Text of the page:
Learn How to Install and Configure Redis on Fedora
1) A desktop or laptop with atleast 4 GB RAM, a dual core processor and 50GB of free disk space
2) An SSH client such as Putty
3) Fedora 39 Workstation or Server Edition
4) For cloud deployment a fully qualified domain name and a public static IP address is also needed
5) A stable internet connection.
1) Installing Redis
2) Configuring Redis
3) Verifying Redis is configured correctly
4) Benchmarking Redis.
Step 1: Installing Redis
dnf install redis -yOnce installed, you can start and activate the Redis service by running the following command:
systemctl enable --now redisTo confirm that the Redis service is running, enter the following command in your terminal:
systemctl status redisThis should display the Redis service status. Once Redis is launched, it will be actively accepting incoming connections on port 6379. In order to verify the status of the connection, you could execute the following command:
ss -antpl | grep -i redisAfter running this command, it will output the following information:
LISTEN 0 511 127.0.0.1:6379 0.0.0.0:* users:((“redis-server”,pid=4066,fd=6)) LISTEN 0 511 [::1]:6379 [::]:* users:((“redis-server”,pid=4066,fd=7))
Step 2: Configuring Redis
nano /etc/redis/redis.confOnce the file is open, you will need to make the following changes: – Change the bind line to include the IP address you want to bind to: bind 0.0.0.0 – Set a password for the Redis instance by modifying the requirepass line: requirepass yourpass – Enable the appendonly option and set the filename for the appendonly file:
appendonly yes appendfilename "appendonly.aof"After making these changes, save and close the file. In order to apply these changes, you will need to restart the Redis service:
systemctl restart redis
Step 3: Verifying Redis is configured correctly
After completing the installation and configuration process of Redis, proceed to connect to Redis instance utilizing the command:
redis cliYou can authenticate Redis by entering your password using the command ‘AUTH yourpass’ after opening Redis CLI. Subsequently, you can test the connectivity by running the command ‘PING’ and it should return ‘PONG’ as the output. To retrieve Redis server information, run the command ‘INFO Server’ and it will provide server information such as Redis version, system architecture, process ID, uptime, and configuration file path.
Step 4: Benchmarking Redis
redis-benchmark -a yourpass -h 127.0.0.1 -qThe output will show the average number of requests per second that Redis can handle for various operations such as PING, SET, GET, INCR, LPUSH, RPUSH, LPOP, RPOP, SADD, HSET, SPOP, and ZADD. If you want to use 20 parallel connections to run SET requests on the server, you can use the -c and -t options with the following command:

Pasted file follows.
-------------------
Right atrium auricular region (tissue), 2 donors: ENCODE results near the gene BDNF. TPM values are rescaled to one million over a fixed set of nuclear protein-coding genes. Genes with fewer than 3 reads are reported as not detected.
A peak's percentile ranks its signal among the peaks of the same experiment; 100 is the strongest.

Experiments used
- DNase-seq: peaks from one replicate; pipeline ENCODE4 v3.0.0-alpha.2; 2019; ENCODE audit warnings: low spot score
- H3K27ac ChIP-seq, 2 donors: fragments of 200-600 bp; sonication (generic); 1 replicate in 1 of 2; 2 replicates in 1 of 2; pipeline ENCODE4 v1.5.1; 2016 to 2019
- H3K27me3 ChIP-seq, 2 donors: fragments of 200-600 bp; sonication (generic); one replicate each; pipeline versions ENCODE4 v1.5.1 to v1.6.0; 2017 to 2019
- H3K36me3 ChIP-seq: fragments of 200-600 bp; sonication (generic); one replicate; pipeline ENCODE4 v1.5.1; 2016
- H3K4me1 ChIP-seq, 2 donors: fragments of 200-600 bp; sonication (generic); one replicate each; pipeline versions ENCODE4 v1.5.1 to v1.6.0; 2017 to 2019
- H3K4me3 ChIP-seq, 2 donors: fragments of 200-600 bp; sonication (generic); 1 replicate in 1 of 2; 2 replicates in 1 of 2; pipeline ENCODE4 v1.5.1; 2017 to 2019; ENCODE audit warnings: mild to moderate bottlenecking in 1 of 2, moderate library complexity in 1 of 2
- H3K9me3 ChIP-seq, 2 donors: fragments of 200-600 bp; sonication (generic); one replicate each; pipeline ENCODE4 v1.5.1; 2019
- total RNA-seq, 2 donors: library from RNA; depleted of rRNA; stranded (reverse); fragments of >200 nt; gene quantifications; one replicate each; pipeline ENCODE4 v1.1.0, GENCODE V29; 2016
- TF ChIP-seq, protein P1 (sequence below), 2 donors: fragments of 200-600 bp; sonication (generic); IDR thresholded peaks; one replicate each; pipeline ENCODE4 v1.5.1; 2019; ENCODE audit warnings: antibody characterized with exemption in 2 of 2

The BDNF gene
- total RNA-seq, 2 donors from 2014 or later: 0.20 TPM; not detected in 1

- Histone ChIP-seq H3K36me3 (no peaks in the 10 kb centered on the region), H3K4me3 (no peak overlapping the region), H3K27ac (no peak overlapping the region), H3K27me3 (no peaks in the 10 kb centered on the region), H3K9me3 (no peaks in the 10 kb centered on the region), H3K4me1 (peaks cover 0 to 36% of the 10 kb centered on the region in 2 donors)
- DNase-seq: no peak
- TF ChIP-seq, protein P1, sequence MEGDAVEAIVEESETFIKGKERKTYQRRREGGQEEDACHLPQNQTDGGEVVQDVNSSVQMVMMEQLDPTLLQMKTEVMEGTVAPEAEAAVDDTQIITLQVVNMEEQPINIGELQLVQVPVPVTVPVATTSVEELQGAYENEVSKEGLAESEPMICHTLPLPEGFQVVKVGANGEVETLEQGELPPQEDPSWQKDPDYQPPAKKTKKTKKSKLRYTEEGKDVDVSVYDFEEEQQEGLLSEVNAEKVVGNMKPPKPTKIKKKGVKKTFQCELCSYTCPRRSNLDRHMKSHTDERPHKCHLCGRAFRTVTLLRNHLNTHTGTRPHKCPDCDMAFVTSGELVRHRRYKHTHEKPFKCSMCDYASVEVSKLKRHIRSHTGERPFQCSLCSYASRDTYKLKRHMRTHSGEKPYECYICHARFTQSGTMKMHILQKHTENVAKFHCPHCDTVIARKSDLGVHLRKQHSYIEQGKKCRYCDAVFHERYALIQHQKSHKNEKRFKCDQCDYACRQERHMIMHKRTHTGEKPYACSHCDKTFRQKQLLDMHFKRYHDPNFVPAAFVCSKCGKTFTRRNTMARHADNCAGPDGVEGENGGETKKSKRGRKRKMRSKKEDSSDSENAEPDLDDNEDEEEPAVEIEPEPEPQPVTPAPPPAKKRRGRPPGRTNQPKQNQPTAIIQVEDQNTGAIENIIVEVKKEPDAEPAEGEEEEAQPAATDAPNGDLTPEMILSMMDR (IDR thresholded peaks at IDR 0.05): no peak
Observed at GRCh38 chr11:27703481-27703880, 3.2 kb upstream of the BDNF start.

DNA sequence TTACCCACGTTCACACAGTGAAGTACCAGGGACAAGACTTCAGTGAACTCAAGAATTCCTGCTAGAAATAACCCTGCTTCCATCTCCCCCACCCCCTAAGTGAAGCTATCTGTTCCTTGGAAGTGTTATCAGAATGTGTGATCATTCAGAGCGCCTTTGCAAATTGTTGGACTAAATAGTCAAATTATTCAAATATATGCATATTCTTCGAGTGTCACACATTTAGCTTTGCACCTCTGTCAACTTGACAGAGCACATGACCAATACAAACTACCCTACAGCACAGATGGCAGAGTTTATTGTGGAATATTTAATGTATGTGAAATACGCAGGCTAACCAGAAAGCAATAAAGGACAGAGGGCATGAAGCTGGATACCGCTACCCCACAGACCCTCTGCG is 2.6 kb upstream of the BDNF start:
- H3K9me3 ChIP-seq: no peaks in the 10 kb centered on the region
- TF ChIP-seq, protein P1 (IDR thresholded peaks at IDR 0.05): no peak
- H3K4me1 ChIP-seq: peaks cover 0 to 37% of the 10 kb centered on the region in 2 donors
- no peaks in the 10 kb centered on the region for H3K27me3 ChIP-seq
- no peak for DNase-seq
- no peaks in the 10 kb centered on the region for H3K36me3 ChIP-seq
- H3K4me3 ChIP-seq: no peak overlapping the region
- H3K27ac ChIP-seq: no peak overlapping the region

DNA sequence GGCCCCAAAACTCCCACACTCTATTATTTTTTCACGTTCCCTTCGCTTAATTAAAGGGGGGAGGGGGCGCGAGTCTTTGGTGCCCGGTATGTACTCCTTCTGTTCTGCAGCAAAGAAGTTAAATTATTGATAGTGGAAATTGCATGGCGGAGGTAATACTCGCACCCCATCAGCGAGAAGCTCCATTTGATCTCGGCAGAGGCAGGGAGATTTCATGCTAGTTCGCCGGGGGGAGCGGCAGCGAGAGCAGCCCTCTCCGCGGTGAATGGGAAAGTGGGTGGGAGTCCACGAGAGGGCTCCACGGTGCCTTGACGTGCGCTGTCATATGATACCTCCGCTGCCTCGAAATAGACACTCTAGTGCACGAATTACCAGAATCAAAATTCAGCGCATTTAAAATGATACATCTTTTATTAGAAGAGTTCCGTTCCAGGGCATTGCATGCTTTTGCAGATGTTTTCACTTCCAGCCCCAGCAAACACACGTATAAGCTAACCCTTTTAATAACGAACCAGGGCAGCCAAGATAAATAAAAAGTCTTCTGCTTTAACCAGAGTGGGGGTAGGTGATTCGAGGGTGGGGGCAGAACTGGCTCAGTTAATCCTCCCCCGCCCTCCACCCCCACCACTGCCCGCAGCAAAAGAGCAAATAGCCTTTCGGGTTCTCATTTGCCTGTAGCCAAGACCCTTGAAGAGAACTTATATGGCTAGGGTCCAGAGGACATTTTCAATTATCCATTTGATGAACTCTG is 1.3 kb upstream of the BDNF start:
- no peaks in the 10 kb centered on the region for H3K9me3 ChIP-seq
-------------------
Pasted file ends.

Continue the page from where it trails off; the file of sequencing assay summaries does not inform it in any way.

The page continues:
redis-benchmark -a yourpass -h 127.0.0.1 -p 6379 -n 100000 -c 20This command will show the latency by percentile distribution for the requests completed. If you want to see real-time latency stats for your Redis server, you can run the following command:
redis-cli --latencyThis will show the minimum, maximum, and average latency stats for your Redis server based on the samples taken.
In this guide, we have provided a comprehensive overview of installing and configuring Redis on Fedora Linux. By following the steps outlined in this tutorial, you will be able to set up a functional and secure Redis instance that can be used to improve the performance and efficiency of your applications. We have also covered how to verify the configuration and benchmark the performance of your Redis server, ensuring that it meets your specific needs.
Remember, Redis is a powerful tool that can offer significant benefits to developers and system administrators alike. By taking the time to learn and understand how to use Redis effectively, you can unlock its full potential and create applications that are both fast and responsive.
We encourage you to experiment with Redis and explore its diverse range of features. With its simple yet powerful capabilities, Redis can be a valuable asset in your development toolkit.
Additionally, it is important to consider the following points:
1. This guide was specifically written for Fedora 39 Workstation or Server Edition. The steps may vary slightly for other distributions or versions of Fedora.
2. Security is important when configuring Redis. Make sure to follow the recommended security practices outlined in the documentation.
3. The benchmark results will vary depending on your hardware and configuration. Use the benchmark results as a general guideline to assess the performance of your Redis server.
We hope this guide has been helpful. Please visit the home page for more helpful tutorials and how-to-guides.